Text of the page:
With the Koloro Demonstrator, launched shortly after the original Koloro line by US and European retailers, Opus 88 is offering a different product with a flagship feeling. Don’t expect ebonite, contrast colors, or a #5 German nib this time; in their place is a straightforward oversize demonstrator with an ice-clear body, a 3.0 ml ink capacity, and a #6 Jowo nib.
A little background behind the Koloro Demonstrator is needed. As early as 2016, Opus 88 made a blue demonstrator, code name BluePrint, featuring it with the oversize acrylic body and an exquisite package. The BluePrint was a huge hit. In the late-2017, almost paralleling the introducing of the colorful Koloro line, a clear version of the BluePrint came out to greet the fans at the Tainan Pen Show on the 19th of November with limited quantity. Around the pen show, the company made it available over the internet, and that’s when I preordered this pen. After the pen show, the company finally adopted a nickname for this pen, White the Double Ice. Not until recently this clear demonstrator began to be categorized under the Koloro line during its overseas marketing.
Minutes after getting my hands on this pen, I found the only interchangeable part in the box between this demonstrator and the original Koloro is the standalone red eyedropper—in other words, it’s just NOT a Koloro.
By only casting transparent acrylic bars rather than stitching it with ebonite, Opus 88 has created a demonstrator with chilling visual effects. Contrary to some previous estimation, the Demonstrator is a gigantic pen, it is even larger than a Pelikan M1000. And this large footprint of the pen is dominated by the clear finials in both ends, and the rough-looking surface within the ink chamber, with clear cutting threads connecting the two parts.
If the clear visuals with interesting texture variation don’t set this pen aside from other mainstream demonstrators, soon you would realize that it has a dedicated eyedropper mechanism to show off through the clear body. The Demonstrator has a hefty looking shut-off valve and central rod that is more impressive than that from a standard Koloro. Some European retailers claimed this system has a capacity of 2.0 ml of ink. However, I managed 3.0 ml of ink into the barrel without tainting my hands. The weight of the pen when full may be so big that the company prevents the this pen from posting by making the blind cap as wide as the cap.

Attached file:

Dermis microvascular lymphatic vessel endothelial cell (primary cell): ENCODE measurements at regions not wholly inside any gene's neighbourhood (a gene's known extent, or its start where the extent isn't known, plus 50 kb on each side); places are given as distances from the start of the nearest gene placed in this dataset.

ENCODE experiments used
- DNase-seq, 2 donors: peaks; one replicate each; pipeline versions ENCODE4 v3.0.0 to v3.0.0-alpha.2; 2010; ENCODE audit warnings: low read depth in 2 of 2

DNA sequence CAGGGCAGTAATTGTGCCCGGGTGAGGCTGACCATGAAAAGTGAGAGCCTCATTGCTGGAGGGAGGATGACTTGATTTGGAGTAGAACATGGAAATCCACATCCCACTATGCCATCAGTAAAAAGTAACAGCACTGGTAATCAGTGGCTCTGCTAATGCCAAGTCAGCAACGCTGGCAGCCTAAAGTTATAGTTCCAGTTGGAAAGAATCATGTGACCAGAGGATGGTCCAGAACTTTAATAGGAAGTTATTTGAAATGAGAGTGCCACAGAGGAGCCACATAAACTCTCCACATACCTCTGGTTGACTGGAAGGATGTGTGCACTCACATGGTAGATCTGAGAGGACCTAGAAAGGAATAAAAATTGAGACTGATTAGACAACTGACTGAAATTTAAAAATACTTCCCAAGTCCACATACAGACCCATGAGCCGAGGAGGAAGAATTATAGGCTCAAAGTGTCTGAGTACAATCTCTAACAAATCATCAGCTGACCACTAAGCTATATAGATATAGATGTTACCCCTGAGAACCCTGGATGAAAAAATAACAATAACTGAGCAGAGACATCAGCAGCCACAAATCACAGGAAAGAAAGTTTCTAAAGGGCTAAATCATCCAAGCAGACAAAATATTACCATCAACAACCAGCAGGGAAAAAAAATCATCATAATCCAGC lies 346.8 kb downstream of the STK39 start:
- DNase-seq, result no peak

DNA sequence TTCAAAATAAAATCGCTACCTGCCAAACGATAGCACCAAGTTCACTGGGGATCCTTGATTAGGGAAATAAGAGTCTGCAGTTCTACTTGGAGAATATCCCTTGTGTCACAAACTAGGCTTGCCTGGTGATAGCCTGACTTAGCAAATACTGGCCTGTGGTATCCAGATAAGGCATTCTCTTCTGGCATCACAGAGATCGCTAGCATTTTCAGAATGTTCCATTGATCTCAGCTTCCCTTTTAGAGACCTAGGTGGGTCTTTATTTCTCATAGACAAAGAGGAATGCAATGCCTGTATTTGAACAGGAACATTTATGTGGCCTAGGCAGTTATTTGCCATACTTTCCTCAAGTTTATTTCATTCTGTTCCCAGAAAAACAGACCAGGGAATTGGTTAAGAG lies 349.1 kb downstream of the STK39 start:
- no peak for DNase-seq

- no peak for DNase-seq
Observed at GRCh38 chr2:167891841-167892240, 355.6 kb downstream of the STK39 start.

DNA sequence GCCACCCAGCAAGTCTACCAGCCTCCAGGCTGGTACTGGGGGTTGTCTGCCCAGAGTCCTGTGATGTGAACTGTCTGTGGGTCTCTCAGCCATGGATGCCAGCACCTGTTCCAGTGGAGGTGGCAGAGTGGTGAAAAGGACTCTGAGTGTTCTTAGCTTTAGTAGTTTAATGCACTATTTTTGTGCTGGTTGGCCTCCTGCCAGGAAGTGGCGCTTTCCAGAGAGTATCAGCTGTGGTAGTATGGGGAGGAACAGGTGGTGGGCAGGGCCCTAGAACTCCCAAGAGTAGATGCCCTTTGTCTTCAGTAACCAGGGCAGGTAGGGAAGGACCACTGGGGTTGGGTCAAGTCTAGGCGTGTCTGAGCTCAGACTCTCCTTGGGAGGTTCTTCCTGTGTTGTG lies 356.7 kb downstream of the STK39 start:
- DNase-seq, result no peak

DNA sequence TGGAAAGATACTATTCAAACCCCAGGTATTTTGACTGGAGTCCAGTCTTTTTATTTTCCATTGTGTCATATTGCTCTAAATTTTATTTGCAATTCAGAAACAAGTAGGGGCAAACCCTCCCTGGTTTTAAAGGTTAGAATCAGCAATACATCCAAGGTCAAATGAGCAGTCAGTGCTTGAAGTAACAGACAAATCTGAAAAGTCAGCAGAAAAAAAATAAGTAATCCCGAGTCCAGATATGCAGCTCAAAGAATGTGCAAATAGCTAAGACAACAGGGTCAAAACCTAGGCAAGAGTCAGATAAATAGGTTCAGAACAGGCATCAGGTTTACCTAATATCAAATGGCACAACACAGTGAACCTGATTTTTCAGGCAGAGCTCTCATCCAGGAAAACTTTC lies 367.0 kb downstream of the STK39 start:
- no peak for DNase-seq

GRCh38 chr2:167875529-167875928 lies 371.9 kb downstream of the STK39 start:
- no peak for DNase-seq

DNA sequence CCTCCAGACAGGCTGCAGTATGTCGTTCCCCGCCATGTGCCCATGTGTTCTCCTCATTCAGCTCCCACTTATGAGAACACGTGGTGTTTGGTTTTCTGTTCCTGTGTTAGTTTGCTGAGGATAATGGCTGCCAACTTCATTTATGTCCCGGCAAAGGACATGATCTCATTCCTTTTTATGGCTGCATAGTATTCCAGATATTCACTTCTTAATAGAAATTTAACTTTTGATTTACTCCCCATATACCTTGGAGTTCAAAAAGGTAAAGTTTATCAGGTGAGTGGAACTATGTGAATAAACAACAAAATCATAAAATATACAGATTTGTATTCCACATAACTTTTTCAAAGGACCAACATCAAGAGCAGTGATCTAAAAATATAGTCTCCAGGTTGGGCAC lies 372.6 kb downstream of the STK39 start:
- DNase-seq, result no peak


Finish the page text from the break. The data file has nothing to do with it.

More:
Another point of difference the Demonstrator has compared with a standard Koloro is its stealth twist in the furniture design. Unlike the chromed clip and the blind cap ring in a Koloro, this one has a matte finish black clip with little pattern design. Below the clip sits the brand name, also in black. To me, these stealth look is somehow reminiscent of an Aurora 88 Black Demonstrator, and that’s a good direction to go. It will be perfect if the company has engraved their brand into the cap rather than silk-printed it.
As for the business end, the Demonstrator has few items that could turn heads. With a legit Jowo #6 nib unit connected perfectly with the ink chamber with the help of an O-ring in the back of the nib housing, this Demonstrator opens a whole new world for pen addicts with a specialty in acquiring and swapping big nibs. The original Koloro only comes with a #5 nib, which still feels not as fancy as this one, and in my collection, I have more big nibs in dispatch than smaller ones, making it harder for me to customize. The Demonstrator is also housing this big nib well with a comfortable section, and it held similar to a fully-inked and posted Franklin-Christoph Model 02.
I picked an F nib for the Demonstrator. It features the same branding as we have seen in the smaller Koloro nib, and writes similarly well. The larger form factor here is also enabling a longer writing distance per shutting, which means that between each closing of the shut-off valve, the feed can hold more ink than the original Koloro. I will stick to this nib for the coming weeks to see how the whole package hold during extensive usage, and then I would try to swap something interesting into this nib section. A stealth black nib like the one below is obviously on my list of consideration.
I paid $112 for this pen directly to the Opus 88 thanks to its sales during the Tainan Pen Show, and it is currently retailoring at $120 at the PenChalet and roughly the same at some European retailers. The pricing here once again shows that this Demonstrator is superior to the Koloros. Personally, I do understand the pricing of it may not be able to hold the candle to some entry level gold nib offerings from Japan. But because a clear Franklin-Christoph eyedropper usually costs $175 eyedroppers and comes without a dedicated eyedropper filling mechanism in this Opus 88, I still consider it a great value proposition.